The San Francisco Chronicle Wednesday, September 20, 1995 Page E3
MUSIC REVIEW GOING CONTEMPORARY AT CENTER FOR THE ARTS PLAYERS OFFER HAUNTING MUSIC BY JORDANOVA
JOSHUA KOSMAN, Chronicle Music Critic
The San Francisco Contemporary Music Players have joined the influx of performing arts groups into the new Center for the Arts at Yerba Buena Gardens, leaving the homey atmosphere and shabby acoustics of the War Memorial Green Room for the more up-to-the-minute ambience of the Center's Forum.
Monday night's concert, the opening event of the group's 21st season, gave some idea of the trade-offs involved. With the removable tiered seating structure absent and chairs arranged directly on the floor, the large, boxy Forum is an impressive but somewhat sterile environment, and the hot, bright lights over the audience can feel oppressive.
But the sound is crisper and more accessible than the group's audiences are used to, especially in large chamber pieces.
As it turned out, however, the evening's most memorable component -- a pair of fascinating pieces for solo harp by composer and performer Victoria Jordanova -- would have worked just as well in the old milieu.
A native of Belgrade, Jordanova writes music of haunting, elusive beauty, some of which seems connected to the musical traditions of her homeland (her ``Requiem for Bosnia'' can be heard on a recent CD on CRI).
``Dance to Sleep,'' for amplified harp and tape, is a gritty elegy, lovely but hard-edged. After an arresting introduction in which Jordanova hammers the harp strings with a soft-headed mallet, the harp music turns delicate while the taped sounds begin a series of industrial crunches.
Gradually, the interplay resolves into a ghostly, tenuous waltz, with the harp singing sweetly but a little fearfully over the taped accompaniment. The effect is wondrous.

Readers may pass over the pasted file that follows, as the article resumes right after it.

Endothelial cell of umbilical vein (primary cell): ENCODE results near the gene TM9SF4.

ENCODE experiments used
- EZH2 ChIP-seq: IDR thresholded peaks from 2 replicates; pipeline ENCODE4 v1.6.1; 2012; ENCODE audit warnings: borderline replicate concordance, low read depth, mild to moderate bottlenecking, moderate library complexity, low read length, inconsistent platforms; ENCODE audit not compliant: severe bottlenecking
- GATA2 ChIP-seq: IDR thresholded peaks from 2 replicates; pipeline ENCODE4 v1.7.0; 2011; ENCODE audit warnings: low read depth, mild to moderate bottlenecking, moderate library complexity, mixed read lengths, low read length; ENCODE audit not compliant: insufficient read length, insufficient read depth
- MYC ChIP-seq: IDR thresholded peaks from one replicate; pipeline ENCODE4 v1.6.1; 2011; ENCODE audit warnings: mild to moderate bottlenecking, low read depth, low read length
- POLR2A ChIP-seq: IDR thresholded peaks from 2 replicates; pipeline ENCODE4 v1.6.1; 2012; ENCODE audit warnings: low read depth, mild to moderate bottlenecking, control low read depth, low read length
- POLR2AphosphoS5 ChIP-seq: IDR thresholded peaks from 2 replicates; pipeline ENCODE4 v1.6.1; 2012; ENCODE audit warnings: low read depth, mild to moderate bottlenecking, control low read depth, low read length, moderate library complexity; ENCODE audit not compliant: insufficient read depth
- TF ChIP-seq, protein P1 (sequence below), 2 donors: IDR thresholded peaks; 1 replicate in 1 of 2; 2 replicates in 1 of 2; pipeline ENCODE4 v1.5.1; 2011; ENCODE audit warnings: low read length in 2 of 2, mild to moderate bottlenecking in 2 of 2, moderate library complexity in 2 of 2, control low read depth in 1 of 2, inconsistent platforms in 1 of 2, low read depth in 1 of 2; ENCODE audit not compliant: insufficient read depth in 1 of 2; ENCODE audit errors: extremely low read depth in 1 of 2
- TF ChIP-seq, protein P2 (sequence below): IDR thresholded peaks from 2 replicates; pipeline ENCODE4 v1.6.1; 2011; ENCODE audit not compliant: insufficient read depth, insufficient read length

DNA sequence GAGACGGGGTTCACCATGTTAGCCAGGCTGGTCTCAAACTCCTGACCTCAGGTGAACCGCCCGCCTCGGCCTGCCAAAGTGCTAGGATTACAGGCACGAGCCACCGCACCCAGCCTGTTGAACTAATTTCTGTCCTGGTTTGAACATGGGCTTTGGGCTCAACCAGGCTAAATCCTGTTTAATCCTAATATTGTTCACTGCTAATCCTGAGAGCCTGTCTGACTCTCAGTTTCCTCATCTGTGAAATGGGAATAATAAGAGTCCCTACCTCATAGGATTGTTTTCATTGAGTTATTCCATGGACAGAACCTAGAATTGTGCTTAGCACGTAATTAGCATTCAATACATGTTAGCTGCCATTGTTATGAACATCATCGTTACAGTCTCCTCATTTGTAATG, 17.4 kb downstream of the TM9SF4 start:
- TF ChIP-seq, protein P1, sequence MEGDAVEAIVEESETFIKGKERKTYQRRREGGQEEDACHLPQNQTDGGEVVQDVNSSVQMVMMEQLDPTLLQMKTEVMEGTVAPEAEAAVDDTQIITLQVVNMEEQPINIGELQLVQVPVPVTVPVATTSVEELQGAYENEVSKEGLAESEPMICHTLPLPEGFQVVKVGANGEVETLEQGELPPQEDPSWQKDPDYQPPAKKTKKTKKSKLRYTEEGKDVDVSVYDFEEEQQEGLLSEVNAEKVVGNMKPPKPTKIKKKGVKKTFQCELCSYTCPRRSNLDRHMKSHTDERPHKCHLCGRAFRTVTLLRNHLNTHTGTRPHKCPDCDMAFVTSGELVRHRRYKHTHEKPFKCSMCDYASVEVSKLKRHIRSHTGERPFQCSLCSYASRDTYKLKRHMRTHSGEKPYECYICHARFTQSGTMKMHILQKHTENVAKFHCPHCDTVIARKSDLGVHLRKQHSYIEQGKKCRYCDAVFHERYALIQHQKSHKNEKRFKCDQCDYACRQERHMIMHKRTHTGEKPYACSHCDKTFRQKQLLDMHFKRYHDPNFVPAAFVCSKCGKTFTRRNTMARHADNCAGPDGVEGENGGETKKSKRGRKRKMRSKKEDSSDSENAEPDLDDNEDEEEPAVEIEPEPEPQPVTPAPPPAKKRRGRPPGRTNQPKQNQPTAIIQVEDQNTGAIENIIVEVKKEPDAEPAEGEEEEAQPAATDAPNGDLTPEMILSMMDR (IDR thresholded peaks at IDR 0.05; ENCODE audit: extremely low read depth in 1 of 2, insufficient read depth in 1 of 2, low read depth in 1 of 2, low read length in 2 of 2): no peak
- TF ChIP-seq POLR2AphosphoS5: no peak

``Dance,'' a single movement for unamplified harp excerpted from a piece called ``Once Upon a Time,'' conjured up a similar mood of nostalgia without sentimentality. The piece strings fragments of folk themes and little upwellings of emotion over an ongoing rhythmic pulse, and Jordanova's precise, sensual playing was as striking as the music itself.
The rest of the evening offered more conventional fare. Under music director Stephen Mosko, the group gave the world premiere of Henri Lazarof's ``Preludes and Interludes to a Drama,'' a collection of eight short, distinctive pieces scored for 11 instruments.
Each piece creates its own particular sound world, from the full- court ensemble cacophony of the opening movement to the delicately etched solos and duets that follow. The musical language, with its urbane dissonances melting into sweet concord, felt familiar, but the dramatic shape of each piece brought new surprises, and the performance gave the music its due.
George Barati's String Quartet No. 3, a passionate, intricately wrought three-movement work with its eye on early Schoenberg, got a handsome reading by violinists Roy Malan and Susan Freier, violist Nancy Ellis and cellist Stephen Harrison.
The quartet was joined by Min Xiao-Fen, a virtuoso of the pipa (a Chinese lute-like instrument of particular brilliance) for Zhou Long's ``Soul,'' a piece whose cross- cultural resonances escaped me.